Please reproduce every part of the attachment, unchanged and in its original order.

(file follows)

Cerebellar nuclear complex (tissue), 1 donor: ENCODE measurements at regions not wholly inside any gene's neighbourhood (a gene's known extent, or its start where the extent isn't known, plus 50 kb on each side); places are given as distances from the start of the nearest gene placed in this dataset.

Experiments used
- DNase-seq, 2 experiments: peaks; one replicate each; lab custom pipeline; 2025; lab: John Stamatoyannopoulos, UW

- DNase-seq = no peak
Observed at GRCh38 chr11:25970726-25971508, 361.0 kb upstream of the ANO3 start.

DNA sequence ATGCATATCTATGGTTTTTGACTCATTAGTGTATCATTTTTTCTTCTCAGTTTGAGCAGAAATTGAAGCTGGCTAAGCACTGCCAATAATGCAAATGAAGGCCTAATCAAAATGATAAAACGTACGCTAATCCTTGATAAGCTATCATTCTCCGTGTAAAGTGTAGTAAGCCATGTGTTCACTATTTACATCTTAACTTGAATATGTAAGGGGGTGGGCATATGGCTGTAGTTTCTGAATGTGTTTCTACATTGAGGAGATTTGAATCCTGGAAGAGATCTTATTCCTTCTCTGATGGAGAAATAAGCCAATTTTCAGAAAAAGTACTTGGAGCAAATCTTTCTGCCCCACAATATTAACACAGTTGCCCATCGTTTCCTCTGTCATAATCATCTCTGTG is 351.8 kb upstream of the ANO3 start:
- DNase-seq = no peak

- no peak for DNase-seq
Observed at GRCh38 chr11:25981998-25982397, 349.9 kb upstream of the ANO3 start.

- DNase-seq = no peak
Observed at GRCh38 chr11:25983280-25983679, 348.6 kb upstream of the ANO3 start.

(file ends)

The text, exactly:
Cerebellar nuclear complex (tissue), 1 donor: ENCODE measurements at regions not wholly inside any gene's neighbourhood (a gene's known extent, or its start where the extent isn't known, plus 50 kb on each side); places are given as distances from the start of the nearest gene placed in this dataset.

Experiments used
- DNase-seq, 2 experiments: peaks; one replicate each; lab custom pipeline; 2025; lab: John Stamatoyannopoulos, UW

- DNase-seq = no peak
Observed at GRCh38 chr11:25970726-25971508, 361.0 kb upstream of the ANO3 start.

DNA sequence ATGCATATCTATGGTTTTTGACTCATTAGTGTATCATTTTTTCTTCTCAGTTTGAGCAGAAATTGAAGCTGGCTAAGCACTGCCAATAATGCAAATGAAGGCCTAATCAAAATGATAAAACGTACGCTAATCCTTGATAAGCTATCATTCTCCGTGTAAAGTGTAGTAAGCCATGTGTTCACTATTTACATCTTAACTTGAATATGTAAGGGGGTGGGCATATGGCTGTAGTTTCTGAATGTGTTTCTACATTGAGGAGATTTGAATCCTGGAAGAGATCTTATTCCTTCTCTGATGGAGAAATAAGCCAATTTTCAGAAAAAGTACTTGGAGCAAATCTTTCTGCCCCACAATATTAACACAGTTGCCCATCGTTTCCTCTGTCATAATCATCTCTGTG is 351.8 kb upstream of the ANO3 start:
- DNase-seq = no peak

- no peak for DNase-seq
Observed at GRCh38 chr11:25981998-25982397, 349.9 kb upstream of the ANO3 start.

- DNase-seq = no peak
Observed at GRCh38 chr11:25983280-25983679, 348.6 kb upstream of the ANO3 start.